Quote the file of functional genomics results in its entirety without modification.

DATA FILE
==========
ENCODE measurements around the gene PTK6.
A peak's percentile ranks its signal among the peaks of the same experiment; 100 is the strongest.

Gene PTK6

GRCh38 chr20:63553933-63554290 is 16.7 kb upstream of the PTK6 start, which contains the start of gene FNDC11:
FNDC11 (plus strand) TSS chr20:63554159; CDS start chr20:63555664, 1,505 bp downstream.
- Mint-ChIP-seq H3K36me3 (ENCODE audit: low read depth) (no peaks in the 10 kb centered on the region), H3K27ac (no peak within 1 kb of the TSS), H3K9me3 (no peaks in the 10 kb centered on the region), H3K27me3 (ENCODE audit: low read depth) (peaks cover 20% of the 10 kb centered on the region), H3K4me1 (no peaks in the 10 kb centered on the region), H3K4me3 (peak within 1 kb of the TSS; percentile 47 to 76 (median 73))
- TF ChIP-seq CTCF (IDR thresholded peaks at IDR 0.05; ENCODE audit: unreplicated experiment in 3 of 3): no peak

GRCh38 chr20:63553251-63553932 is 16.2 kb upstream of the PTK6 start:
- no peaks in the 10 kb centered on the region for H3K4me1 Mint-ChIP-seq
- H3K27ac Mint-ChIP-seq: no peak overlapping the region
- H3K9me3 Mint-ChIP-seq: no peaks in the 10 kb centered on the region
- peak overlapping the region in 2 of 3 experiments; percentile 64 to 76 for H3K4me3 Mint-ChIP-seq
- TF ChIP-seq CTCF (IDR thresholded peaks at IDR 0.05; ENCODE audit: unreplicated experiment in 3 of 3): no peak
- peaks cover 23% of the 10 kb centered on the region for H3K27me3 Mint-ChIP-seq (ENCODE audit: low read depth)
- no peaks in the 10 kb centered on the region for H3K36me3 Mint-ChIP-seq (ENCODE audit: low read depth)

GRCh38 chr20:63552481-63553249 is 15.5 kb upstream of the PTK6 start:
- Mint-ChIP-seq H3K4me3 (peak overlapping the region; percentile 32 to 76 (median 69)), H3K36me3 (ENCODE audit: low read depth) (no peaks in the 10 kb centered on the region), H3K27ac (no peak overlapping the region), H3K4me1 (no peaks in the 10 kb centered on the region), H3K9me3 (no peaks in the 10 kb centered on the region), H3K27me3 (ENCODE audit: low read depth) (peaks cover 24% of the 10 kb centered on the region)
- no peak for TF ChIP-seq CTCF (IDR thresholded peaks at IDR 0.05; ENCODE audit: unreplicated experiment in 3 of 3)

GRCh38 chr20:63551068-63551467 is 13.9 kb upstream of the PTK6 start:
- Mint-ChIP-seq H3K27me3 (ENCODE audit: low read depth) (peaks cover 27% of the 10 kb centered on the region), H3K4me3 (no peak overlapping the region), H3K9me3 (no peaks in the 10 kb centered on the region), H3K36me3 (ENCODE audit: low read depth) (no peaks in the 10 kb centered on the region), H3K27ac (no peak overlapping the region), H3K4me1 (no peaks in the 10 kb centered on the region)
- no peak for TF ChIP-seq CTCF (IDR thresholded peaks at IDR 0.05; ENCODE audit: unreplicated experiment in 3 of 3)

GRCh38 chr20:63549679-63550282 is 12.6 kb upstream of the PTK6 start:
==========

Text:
ENCODE measurements around the gene PTK6.
A peak's percentile ranks its signal among the peaks of the same experiment; 100 is the strongest.

Gene PTK6

GRCh38 chr20:63553933-63554290 is 16.7 kb upstream of the PTK6 start, which contains the start of gene FNDC11:
FNDC11 (plus strand) TSS chr20:63554159; CDS start chr20:63555664, 1,505 bp downstream.
- Mint-ChIP-seq H3K36me3 (ENCODE audit: low read depth) (no peaks in the 10 kb centered on the region), H3K27ac (no peak within 1 kb of the TSS), H3K9me3 (no peaks in the 10 kb centered on the region), H3K27me3 (ENCODE audit: low read depth) (peaks cover 20% of the 10 kb centered on the region), H3K4me1 (no peaks in the 10 kb centered on the region), H3K4me3 (peak within 1 kb of the TSS; percentile 47 to 76 (median 73))
- TF ChIP-seq CTCF (IDR thresholded peaks at IDR 0.05; ENCODE audit: unreplicated experiment in 3 of 3): no peak

GRCh38 chr20:63553251-63553932 is 16.2 kb upstream of the PTK6 start:
- no peaks in the 10 kb centered on the region for H3K4me1 Mint-ChIP-seq
- H3K27ac Mint-ChIP-seq: no peak overlapping the region
- H3K9me3 Mint-ChIP-seq: no peaks in the 10 kb centered on the region
- peak overlapping the region in 2 of 3 experiments; percentile 64 to 76 for H3K4me3 Mint-ChIP-seq
- TF ChIP-seq CTCF (IDR thresholded peaks at IDR 0.05; ENCODE audit: unreplicated experiment in 3 of 3): no peak
- peaks cover 23% of the 10 kb centered on the region for H3K27me3 Mint-ChIP-seq (ENCODE audit: low read depth)
- no peaks in the 10 kb centered on the region for H3K36me3 Mint-ChIP-seq (ENCODE audit: low read depth)

GRCh38 chr20:63552481-63553249 is 15.5 kb upstream of the PTK6 start:
- Mint-ChIP-seq H3K4me3 (peak overlapping the region; percentile 32 to 76 (median 69)), H3K36me3 (ENCODE audit: low read depth) (no peaks in the 10 kb centered on the region), H3K27ac (no peak overlapping the region), H3K4me1 (no peaks in the 10 kb centered on the region), H3K9me3 (no peaks in the 10 kb centered on the region), H3K27me3 (ENCODE audit: low read depth) (peaks cover 24% of the 10 kb centered on the region)
- no peak for TF ChIP-seq CTCF (IDR thresholded peaks at IDR 0.05; ENCODE audit: unreplicated experiment in 3 of 3)

GRCh38 chr20:63551068-63551467 is 13.9 kb upstream of the PTK6 start:
- Mint-ChIP-seq H3K27me3 (ENCODE audit: low read depth) (peaks cover 27% of the 10 kb centered on the region), H3K4me3 (no peak overlapping the region), H3K9me3 (no peaks in the 10 kb centered on the region), H3K36me3 (ENCODE audit: low read depth) (no peaks in the 10 kb centered on the region), H3K27ac (no peak overlapping the region), H3K4me1 (no peaks in the 10 kb centered on the region)
- no peak for TF ChIP-seq CTCF (IDR thresholded peaks at IDR 0.05; ENCODE audit: unreplicated experiment in 3 of 3)

GRCh38 chr20:63549679-63550282 is 12.6 kb upstream of the PTK6 start: